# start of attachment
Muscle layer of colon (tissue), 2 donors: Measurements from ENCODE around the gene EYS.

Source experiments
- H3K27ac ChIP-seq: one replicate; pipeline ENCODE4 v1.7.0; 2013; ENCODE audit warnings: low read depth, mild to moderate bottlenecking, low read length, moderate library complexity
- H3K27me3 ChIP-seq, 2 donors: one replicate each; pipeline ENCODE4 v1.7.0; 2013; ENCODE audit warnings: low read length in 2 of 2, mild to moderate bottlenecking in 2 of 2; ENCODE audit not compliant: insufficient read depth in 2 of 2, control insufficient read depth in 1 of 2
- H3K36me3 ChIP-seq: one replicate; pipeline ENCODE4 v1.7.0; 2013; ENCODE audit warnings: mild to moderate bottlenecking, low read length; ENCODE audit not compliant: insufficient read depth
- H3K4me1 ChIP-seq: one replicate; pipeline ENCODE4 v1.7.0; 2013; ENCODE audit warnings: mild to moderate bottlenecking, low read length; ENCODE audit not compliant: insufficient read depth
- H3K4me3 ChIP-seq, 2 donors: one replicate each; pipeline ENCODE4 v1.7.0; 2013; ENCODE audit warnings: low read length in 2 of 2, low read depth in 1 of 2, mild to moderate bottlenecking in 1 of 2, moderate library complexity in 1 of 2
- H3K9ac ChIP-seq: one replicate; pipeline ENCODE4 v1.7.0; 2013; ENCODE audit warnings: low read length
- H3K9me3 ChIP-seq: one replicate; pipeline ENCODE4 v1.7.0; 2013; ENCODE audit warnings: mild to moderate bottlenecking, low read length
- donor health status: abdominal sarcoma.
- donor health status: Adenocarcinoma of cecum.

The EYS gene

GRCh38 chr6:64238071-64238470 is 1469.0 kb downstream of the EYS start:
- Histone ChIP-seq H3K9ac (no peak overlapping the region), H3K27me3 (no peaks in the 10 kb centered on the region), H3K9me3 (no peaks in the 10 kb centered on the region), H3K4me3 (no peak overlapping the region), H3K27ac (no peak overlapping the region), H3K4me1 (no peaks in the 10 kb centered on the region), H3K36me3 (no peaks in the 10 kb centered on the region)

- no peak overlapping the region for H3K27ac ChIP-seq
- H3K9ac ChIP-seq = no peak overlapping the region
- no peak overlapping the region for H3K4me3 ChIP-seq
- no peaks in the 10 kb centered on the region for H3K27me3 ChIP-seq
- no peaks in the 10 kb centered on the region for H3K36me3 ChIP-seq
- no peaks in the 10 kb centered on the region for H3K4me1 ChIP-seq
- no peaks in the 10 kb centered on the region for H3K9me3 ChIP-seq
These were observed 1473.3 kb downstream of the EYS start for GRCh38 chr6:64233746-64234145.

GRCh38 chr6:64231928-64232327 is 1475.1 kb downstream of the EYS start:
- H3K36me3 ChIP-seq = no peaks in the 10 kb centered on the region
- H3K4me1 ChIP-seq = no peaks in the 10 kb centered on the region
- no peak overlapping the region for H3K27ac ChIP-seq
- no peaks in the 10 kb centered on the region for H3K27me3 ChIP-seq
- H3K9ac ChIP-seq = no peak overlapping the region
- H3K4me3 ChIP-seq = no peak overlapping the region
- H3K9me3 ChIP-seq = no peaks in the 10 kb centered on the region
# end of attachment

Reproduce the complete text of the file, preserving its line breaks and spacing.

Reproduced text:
Muscle layer of colon (tissue), 2 donors: Measurements from ENCODE around the gene EYS.

Source experiments
- H3K27ac ChIP-seq: one replicate; pipeline ENCODE4 v1.7.0; 2013; ENCODE audit warnings: low read depth, mild to moderate bottlenecking, low read length, moderate library complexity
- H3K27me3 ChIP-seq, 2 donors: one replicate each; pipeline ENCODE4 v1.7.0; 2013; ENCODE audit warnings: low read length in 2 of 2, mild to moderate bottlenecking in 2 of 2; ENCODE audit not compliant: insufficient read depth in 2 of 2, control insufficient read depth in 1 of 2
- H3K36me3 ChIP-seq: one replicate; pipeline ENCODE4 v1.7.0; 2013; ENCODE audit warnings: mild to moderate bottlenecking, low read length; ENCODE audit not compliant: insufficient read depth
- H3K4me1 ChIP-seq: one replicate; pipeline ENCODE4 v1.7.0; 2013; ENCODE audit warnings: mild to moderate bottlenecking, low read length; ENCODE audit not compliant: insufficient read depth
- H3K4me3 ChIP-seq, 2 donors: one replicate each; pipeline ENCODE4 v1.7.0; 2013; ENCODE audit warnings: low read length in 2 of 2, low read depth in 1 of 2, mild to moderate bottlenecking in 1 of 2, moderate library complexity in 1 of 2
- H3K9ac ChIP-seq: one replicate; pipeline ENCODE4 v1.7.0; 2013; ENCODE audit warnings: low read length
- H3K9me3 ChIP-seq: one replicate; pipeline ENCODE4 v1.7.0; 2013; ENCODE audit warnings: mild to moderate bottlenecking, low read length
- donor health status: abdominal sarcoma.
- donor health status: Adenocarcinoma of cecum.

The EYS gene

GRCh38 chr6:64238071-64238470 is 1469.0 kb downstream of the EYS start:
- Histone ChIP-seq H3K9ac (no peak overlapping the region), H3K27me3 (no peaks in the 10 kb centered on the region), H3K9me3 (no peaks in the 10 kb centered on the region), H3K4me3 (no peak overlapping the region), H3K27ac (no peak overlapping the region), H3K4me1 (no peaks in the 10 kb centered on the region), H3K36me3 (no peaks in the 10 kb centered on the region)

- no peak overlapping the region for H3K27ac ChIP-seq
- H3K9ac ChIP-seq = no peak overlapping the region
- no peak overlapping the region for H3K4me3 ChIP-seq
- no peaks in the 10 kb centered on the region for H3K27me3 ChIP-seq
- no peaks in the 10 kb centered on the region for H3K36me3 ChIP-seq
- no peaks in the 10 kb centered on the region for H3K4me1 ChIP-seq
- no peaks in the 10 kb centered on the region for H3K9me3 ChIP-seq
These were observed 1473.3 kb downstream of the EYS start for GRCh38 chr6:64233746-64234145.

GRCh38 chr6:64231928-64232327 is 1475.1 kb downstream of the EYS start:
- H3K36me3 ChIP-seq = no peaks in the 10 kb centered on the region
- H3K4me1 ChIP-seq = no peaks in the 10 kb centered on the region
- no peak overlapping the region for H3K27ac ChIP-seq
- no peaks in the 10 kb centered on the region for H3K27me3 ChIP-seq
- H3K9ac ChIP-seq = no peak overlapping the region
- H3K4me3 ChIP-seq = no peak overlapping the region
- H3K9me3 ChIP-seq = no peaks in the 10 kb centered on the region